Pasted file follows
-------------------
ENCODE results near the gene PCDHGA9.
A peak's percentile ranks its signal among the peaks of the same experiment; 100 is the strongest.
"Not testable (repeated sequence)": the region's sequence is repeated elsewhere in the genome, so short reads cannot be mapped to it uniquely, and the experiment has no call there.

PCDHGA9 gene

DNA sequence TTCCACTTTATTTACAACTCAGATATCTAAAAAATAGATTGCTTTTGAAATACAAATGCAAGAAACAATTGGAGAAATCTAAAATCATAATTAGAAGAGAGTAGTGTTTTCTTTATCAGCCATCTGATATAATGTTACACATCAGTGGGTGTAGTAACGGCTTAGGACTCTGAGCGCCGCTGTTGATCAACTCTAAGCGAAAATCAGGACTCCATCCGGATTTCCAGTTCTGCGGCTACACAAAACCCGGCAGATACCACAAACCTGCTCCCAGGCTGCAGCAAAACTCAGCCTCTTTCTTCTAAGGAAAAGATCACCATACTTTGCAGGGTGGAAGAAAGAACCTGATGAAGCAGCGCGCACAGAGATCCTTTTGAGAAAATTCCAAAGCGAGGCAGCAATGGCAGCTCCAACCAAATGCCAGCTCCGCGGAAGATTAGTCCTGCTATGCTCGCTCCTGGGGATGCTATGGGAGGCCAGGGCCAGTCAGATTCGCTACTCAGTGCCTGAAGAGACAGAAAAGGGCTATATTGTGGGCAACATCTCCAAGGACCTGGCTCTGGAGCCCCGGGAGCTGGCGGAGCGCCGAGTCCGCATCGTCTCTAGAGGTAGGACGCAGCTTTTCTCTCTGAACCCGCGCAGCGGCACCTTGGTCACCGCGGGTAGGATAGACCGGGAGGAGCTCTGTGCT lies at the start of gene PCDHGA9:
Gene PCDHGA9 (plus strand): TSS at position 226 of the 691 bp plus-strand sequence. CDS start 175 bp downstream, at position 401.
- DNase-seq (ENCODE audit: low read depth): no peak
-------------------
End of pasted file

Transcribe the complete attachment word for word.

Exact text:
ENCODE results near the gene PCDHGA9.
A peak's percentile ranks its signal among the peaks of the same experiment; 100 is the strongest.
"Not testable (repeated sequence)": the region's sequence is repeated elsewhere in the genome, so short reads cannot be mapped to it uniquely, and the experiment has no call there.

PCDHGA9 gene

DNA sequence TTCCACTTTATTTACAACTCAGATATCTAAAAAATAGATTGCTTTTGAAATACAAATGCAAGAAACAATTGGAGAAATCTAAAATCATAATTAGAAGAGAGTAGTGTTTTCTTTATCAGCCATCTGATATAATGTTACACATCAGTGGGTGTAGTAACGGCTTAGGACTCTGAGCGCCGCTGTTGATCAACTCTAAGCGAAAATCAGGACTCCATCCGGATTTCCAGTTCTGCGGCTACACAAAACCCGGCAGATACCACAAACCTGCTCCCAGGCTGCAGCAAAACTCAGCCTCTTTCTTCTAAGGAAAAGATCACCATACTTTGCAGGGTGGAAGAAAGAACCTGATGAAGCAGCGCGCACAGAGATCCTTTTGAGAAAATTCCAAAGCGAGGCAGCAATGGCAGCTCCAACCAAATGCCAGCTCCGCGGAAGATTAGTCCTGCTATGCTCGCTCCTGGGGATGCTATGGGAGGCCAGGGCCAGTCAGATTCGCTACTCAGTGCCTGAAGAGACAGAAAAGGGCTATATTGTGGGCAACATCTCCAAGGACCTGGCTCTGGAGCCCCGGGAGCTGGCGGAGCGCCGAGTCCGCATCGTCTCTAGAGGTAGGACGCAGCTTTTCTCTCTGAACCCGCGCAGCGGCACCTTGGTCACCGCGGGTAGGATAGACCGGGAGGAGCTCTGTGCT lies at the start of gene PCDHGA9:
Gene PCDHGA9 (plus strand): TSS at position 226 of the 691 bp plus-strand sequence. CDS start 175 bp downstream, at position 401.
- DNase-seq (ENCODE audit: low read depth): no peak